Use this URL to cite or link to this record in EThOS: https://ethos.bl.uk/OrderDetails.do?uin=uk.bl.ethos.809142
Title: The effect of CFTR on islet development and signalling
Author: Kelsey, Ryan
Awarding Body: Ulster University
Current Institution: Ulster University
Date of Award: 2020
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Abstract:
Cystic Fibrosis-Related Diabetes (CFRD) is the most frequently observed extra-pulmonary co-morbidity associated with Cystic Fibrosis (CF). It is an ever-increasing burden on the CF population and is estimated to be present in up to 50% of people with CF over the age of 30. People with CFRD have a six-fold greater mortality rate compared to people with CF without diabetes, however the exact mechanism for CFRD development currently remains unclear. This thesis will aim to elucidate the role of CFTR in the development and function of pancreatic islets. A novel in vivo model of CFTR inhibition model was used in this thesis and validated against commonly used transgenic models. Short-term CFTR inhibition in C57BL6 mice was shown to cause a significant reduction in the size of pancreatic islets alongside a significant reduction in insulin secretion whilst sub-chronic CFTR inhibition lead to the development of insulin resistance consistent with other models of CFRD. Expression of islet connectivity markers Connexin 36 and E-cadherin were consistently reduced across multiple CF mouse models which may contribute to altered islet morphology and dysfunction observed in CFRD. An in vitro model was used to investigate the role of exocrine secretions on endocrine function, and whilst a number of differences in inflammatory makers were observed in the presence of different CFTR mutations, these were found to have little effect on the insulin secretory ability of beta-cells. This thesis supports a role for CFTR in the regulation of islet size and function, suggesting that therapeutic approaches using CFTR modulators may be beneficial for the restoration of islet architecture and glucose homeostasis in people with CFRD.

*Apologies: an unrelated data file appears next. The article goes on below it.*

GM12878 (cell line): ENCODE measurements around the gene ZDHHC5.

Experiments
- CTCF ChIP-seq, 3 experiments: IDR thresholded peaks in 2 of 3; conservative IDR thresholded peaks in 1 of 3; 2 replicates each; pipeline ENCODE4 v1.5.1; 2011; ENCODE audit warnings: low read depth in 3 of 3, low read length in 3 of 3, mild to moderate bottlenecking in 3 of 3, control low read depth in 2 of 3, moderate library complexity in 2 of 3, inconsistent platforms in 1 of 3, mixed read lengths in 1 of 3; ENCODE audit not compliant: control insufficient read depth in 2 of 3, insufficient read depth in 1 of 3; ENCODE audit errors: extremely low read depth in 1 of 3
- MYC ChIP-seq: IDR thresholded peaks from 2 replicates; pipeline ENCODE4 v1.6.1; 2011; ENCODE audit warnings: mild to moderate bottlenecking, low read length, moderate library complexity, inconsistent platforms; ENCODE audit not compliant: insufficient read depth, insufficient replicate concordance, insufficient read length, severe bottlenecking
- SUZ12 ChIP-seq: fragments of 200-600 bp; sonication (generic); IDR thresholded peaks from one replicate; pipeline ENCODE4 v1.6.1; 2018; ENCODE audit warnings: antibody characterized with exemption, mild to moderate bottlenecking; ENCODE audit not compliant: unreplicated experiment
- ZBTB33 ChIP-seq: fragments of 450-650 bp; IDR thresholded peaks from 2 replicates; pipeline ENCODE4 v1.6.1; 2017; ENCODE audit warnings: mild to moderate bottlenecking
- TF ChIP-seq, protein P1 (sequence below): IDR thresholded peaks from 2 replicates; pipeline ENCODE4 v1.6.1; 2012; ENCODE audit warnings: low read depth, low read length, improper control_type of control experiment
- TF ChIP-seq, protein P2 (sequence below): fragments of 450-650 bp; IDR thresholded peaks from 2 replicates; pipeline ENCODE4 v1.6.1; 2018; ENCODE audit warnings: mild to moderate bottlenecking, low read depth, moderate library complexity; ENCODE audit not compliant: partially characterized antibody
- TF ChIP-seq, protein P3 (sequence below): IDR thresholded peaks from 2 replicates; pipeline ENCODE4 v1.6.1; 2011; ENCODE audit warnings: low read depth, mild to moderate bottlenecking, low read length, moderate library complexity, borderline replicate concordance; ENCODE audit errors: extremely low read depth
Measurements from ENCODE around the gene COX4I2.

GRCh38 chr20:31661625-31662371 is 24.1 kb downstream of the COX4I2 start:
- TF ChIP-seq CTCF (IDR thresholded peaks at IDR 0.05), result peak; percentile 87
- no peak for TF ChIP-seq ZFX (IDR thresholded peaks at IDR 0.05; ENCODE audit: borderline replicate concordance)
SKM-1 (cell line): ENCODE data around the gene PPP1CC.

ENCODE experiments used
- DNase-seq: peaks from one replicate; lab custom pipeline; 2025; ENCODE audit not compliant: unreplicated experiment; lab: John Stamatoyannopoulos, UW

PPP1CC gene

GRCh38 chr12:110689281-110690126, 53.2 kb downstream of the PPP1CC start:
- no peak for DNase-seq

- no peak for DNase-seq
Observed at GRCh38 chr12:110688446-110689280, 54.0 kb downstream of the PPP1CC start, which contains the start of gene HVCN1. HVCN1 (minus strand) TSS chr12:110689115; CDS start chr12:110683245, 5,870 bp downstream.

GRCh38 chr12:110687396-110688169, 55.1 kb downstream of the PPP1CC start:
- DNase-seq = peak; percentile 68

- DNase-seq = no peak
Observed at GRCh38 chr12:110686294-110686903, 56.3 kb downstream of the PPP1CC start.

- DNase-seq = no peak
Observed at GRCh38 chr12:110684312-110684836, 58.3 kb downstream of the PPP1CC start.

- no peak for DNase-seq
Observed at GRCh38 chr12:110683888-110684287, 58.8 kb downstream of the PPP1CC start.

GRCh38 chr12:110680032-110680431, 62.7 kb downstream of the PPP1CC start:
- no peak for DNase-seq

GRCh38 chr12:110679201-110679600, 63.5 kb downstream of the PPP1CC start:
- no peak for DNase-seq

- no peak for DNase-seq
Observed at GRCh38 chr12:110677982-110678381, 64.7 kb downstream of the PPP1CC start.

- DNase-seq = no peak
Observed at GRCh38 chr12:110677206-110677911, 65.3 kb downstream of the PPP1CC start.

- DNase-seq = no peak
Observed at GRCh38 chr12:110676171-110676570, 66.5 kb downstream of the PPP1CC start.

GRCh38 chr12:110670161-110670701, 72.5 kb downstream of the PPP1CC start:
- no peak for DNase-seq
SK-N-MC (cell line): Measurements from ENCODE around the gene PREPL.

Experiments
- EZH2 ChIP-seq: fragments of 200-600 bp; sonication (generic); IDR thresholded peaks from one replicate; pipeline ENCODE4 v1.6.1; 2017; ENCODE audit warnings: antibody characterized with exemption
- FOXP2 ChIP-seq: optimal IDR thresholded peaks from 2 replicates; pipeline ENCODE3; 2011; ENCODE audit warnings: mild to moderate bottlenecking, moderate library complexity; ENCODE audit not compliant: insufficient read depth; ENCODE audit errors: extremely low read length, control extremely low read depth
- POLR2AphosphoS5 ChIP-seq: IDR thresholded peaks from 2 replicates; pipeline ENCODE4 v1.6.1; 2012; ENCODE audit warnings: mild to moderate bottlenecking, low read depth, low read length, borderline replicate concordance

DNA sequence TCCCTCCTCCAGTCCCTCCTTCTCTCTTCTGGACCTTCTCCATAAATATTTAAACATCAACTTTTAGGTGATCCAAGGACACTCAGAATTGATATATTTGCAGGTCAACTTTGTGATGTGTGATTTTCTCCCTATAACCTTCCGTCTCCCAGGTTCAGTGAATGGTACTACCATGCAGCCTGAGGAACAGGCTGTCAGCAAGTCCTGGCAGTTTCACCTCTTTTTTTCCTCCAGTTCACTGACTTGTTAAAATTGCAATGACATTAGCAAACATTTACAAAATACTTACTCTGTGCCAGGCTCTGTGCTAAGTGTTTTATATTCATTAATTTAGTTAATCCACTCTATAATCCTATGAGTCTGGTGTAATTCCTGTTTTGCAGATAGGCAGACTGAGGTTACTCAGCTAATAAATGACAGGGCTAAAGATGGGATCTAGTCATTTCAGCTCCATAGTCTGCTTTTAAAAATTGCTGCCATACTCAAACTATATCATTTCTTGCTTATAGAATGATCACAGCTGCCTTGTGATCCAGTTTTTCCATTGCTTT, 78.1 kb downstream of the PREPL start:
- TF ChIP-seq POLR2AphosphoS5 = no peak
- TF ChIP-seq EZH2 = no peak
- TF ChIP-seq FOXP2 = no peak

Supervisor: Kelly, Catriona Sponsor: Cystic Fibrosis Trust
Qualification Name: Thesis (Ph.D.) Qualification Level: Doctoral
EThOS ID: uk.bl.ethos.809142  DOI: Not available
Keywords: Cystic Fibrosis ; Diabetes ; Cystic Fibrosis-Related Diabetes ; CFRD
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